Johnson loses another deputy as transport supremo quits
A high-flying businessman brought in by the Mayor of London, Boris Johnson, to head his staff resigned suddenly yesterday – the third senior figure in his team to quit in as many months.
Tim Parker, the private equity magnate appointed as Mr Johnson's first deputy mayor with a brief to shake up City Hall and take over the crucial chairmanship of Transport for London (TfL), stood down after Mr Johnson said he would chair the transport body himself.
Mr Johnson also risked the wrath of David Cameron after describing the Conservative leader's descriptions of Britain's "broken society" as "piffle".
The abrupt departure of Mr Parker, a 52-year-old branded the "prince of darkness" by unions for his cost-cutting, comes after the resignation of another deputy mayor, Ray Lewis, who wrongly claimed to be a magistrate. Mr Johnson's senior adviser, James McGrath, quit in June for comments he made about immigrants.
Allies of Mr Johnson expressed surprise at the latest departure. Mr Parker was seen as quite a catch; he was confirmed as a board member of the London Development Agency only this month and was still described as the new chairman of TfL last week. He had been due to begin work next month.
Mr Johnson and Mr Parker insist that the decision for him to step down was amicable and said he would remain a board member of TfL and an adviser to the Mayor.
But critics said Mr Parker's sudden departure followed weeks of infighting and left Mr Johnson's attempts to build a mayoral administration in trouble.
The timing was not ideal for Mr Johnson to make a pointed attack on Mr Cameron's long-running critique of Britain's "broken society" – as he did in his Daily Telegraph column yesterday. The Mayor distanced himself from the Tory leadership's attack on Labour social policy, writing: "If you believe the politicians, we have a broken society in which the courage and morals of young people have been sapped by the welfarism and political correctness... If you look at what is happening at the Beijing Olympics, you can see what piffle it is."
Aides to Mr Cameron insisted that they were "relaxed" about the comments.
Mr Johnson said that he should take charge of TfL personally, explaining that in recent weeks "it has become increasingly apparent to both of us that the nature of the decisions that need to be taken are highly political and there is no substitute for me, as the directly elected mayor, being in charge."
Mr Parker said he had realised "that it would not be appropriate for an unelected official to chair a body which is responsible for most of the money and a large part of the brief of an elected mayor". He added: "I also agree with the Mayor that my position as adviser does not justify my full time and exclusive commitment to the Greater London Authority [GLA], or the title of first deputy mayor... I look forward to advising Boris on an ongoing basis on transport."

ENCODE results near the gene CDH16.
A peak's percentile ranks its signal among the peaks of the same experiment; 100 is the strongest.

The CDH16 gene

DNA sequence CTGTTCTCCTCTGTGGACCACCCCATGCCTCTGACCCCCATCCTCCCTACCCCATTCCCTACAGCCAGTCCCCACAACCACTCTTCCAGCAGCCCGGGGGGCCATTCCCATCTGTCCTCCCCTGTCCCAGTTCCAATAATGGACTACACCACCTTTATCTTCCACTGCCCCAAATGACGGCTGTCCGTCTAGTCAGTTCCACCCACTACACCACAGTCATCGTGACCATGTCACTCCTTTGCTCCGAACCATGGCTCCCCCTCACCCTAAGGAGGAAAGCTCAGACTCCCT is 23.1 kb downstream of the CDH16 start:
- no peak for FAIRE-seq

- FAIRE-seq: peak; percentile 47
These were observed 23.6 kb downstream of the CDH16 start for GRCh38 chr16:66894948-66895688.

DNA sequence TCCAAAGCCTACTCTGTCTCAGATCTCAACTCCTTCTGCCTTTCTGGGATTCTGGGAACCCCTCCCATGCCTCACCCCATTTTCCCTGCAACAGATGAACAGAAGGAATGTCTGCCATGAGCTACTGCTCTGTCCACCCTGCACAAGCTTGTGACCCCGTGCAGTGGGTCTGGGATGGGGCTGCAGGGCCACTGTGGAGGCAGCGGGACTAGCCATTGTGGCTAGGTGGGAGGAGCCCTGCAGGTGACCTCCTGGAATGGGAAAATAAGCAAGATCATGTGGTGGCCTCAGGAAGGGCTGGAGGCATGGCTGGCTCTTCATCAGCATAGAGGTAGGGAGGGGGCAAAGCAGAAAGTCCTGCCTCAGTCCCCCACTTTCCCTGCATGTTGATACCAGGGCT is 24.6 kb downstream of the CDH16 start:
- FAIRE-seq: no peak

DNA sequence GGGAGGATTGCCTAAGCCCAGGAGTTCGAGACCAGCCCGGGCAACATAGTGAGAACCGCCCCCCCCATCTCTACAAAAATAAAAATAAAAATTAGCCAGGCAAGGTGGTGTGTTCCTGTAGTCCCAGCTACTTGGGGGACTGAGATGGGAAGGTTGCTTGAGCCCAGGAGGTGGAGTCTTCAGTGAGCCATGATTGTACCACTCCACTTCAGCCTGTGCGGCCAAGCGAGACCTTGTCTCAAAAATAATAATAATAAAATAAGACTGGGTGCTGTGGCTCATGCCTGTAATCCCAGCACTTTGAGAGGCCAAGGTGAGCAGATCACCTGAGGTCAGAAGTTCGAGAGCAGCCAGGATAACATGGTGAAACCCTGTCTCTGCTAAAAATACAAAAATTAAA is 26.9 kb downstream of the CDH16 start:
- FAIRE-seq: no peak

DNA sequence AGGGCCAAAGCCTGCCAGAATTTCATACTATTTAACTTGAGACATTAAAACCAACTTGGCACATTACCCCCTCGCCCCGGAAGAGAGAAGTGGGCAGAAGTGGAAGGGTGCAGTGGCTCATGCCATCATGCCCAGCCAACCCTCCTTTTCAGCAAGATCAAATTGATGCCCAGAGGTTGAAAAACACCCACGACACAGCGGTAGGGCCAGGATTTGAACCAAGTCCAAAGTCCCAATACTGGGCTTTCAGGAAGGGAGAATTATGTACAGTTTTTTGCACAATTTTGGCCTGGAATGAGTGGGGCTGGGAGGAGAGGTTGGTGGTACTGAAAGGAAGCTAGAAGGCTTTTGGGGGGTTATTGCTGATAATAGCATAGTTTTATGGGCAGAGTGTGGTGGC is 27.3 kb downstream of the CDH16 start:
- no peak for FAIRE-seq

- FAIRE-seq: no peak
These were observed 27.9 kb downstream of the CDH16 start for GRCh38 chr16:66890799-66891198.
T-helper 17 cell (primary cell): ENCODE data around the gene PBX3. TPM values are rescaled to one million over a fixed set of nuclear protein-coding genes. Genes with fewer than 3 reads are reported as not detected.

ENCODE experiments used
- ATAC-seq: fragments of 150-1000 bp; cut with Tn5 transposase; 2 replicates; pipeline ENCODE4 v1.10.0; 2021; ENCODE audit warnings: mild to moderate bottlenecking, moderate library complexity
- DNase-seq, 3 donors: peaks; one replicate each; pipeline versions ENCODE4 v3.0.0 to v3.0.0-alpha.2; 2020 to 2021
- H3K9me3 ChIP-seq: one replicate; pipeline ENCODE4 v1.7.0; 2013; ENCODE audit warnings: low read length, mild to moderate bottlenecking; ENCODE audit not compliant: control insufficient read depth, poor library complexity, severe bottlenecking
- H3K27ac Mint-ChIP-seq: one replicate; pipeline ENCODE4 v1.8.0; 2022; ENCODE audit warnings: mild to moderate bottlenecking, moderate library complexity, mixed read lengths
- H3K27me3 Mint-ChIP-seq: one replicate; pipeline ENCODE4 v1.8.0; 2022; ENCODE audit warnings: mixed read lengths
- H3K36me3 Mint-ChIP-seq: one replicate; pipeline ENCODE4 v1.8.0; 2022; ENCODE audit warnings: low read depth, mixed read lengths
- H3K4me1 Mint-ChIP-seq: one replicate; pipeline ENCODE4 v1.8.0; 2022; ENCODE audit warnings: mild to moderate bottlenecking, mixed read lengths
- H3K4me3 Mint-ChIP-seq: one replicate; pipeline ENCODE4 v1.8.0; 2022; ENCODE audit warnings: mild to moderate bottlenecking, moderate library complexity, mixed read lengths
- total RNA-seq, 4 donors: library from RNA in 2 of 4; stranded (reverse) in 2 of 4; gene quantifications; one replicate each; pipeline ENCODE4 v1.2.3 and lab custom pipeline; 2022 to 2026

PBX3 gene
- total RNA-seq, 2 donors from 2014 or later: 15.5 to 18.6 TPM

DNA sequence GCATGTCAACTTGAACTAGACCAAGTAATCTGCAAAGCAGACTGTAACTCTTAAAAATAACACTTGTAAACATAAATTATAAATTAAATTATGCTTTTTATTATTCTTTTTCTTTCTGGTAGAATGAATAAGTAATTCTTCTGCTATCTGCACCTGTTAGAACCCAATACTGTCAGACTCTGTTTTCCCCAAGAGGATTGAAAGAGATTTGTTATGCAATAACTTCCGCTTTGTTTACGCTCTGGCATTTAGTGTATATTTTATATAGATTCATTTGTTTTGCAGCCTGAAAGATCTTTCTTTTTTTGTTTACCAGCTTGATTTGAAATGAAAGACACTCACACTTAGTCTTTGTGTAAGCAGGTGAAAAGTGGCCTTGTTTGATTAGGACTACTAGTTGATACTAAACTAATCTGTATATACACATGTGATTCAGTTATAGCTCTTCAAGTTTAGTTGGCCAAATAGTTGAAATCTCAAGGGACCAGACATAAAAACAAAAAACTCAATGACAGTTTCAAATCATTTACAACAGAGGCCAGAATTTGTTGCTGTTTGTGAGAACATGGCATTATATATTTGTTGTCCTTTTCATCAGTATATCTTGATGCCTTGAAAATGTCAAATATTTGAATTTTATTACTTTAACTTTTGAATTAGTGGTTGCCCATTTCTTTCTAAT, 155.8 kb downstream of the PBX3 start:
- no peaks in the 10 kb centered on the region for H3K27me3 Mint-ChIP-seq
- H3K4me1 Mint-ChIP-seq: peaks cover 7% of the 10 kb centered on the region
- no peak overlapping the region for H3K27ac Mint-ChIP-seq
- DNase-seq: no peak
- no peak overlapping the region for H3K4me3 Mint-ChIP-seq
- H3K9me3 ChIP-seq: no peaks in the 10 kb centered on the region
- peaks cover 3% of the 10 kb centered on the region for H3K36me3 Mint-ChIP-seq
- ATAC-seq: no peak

Allies of Mr Johnson expressed disappointment at Mr Parker's departure. One commented: "As far as Tim is concerned, his appointment was Boris's biggest coup by far. He is a very successful businessman who was going to be chief executive of London. Somehow all of that has gone for a piece of chalk."
Labour pointed to rumours of friction between Mr Parker and Sir Simon Milton, the former leader of Westminster Council brought in as deputy mayor for policy and planning.
The Labour GLA member John Biggs claimed there was "chaos on the eighth floor of City Hall". He said: "Relationships on the eighth floor are riddled with tensions and while Boris was keen to give him this position of first deputy mayor, Mr Parker's colleagues were clearly not supportive."
Mike Tuffrey, the Liberal Democrat leader on the assembly, said: "The wheels are coming off this new administration. Why is Boris losing yet another adviser? Has Tim Parker discovered that running London isn't as easy as running private business?"
Scourge of the unions
When Tim Parker was asked to leave the world of private equity which made him a multimillionaire to become chief of staff to the new Mayor of London, Boris Johnson, it took him "about two seconds" to say yes. Mr Parker took the position of first deputy mayor for a nominal salary of £1 a year. As an entrepreneur with a fortune estimated at £75m, he could afford to. The 52-year-old father of four was branded the "prince of darkness" by trade unions for his cost-cutting at the AA. Mr Parker was born in Aldershot to an army family. He read politics, philosophy and economics at Oxford and chaired the Oxford University Labour Club. He became a Treasury economist when he graduated during the chancellorship of Denis Healey, but left the Civil Service after two years to take an MBA. His business career has taken him from running Kenwood, Clarks and Kwik-Fit to heading the AA when it was taken over by the private equity giant Permira.
The other casualties
One of Boris Johnson's high-profile appointments when he was made deputy mayor in charge of young people. But the former vicar and junior prison governor was forced to quit within weeks after being engulfed in a string of sleaze allegations, despite protesting his innocence.
A Tory high-flyer and political adviser to Mr Johnson, Mr McGrath was forced to stand down in June over a race row when he was recorded suggesting black people should leave the country if they disliked a Tory-run capital. Mr Johnson insisted Mr McGrath was not racist, but said the comments made it impossible for him to continue.
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